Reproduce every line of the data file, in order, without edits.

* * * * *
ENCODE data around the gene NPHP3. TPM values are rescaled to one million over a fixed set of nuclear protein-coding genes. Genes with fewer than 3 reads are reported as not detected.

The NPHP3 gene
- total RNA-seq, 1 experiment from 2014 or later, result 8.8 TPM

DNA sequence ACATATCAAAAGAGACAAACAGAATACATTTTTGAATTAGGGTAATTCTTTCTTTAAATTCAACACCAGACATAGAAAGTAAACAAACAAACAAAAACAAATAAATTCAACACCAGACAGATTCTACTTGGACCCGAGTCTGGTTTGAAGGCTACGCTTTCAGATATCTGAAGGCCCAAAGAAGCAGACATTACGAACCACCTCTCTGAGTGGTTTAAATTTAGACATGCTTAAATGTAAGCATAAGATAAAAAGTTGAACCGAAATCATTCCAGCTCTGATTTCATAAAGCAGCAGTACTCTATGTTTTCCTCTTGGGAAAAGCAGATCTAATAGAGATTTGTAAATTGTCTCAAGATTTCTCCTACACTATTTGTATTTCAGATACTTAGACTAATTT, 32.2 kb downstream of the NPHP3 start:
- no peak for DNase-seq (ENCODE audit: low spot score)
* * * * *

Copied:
ENCODE data around the gene NPHP3. TPM values are rescaled to one million over a fixed set of nuclear protein-coding genes. Genes with fewer than 3 reads are reported as not detected.

The NPHP3 gene
- total RNA-seq, 1 experiment from 2014 or later, result 8.8 TPM

DNA sequence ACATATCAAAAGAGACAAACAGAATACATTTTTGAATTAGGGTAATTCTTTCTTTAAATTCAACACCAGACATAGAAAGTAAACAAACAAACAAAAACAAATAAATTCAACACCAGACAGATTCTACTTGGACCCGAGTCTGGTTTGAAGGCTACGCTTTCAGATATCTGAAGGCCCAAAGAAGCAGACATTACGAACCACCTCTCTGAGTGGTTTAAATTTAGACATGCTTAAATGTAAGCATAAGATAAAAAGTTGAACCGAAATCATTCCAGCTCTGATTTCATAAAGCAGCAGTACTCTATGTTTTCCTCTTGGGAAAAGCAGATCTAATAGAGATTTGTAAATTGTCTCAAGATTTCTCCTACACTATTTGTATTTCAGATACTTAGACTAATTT, 32.2 kb downstream of the NPHP3 start:
- no peak for DNase-seq (ENCODE audit: low spot score)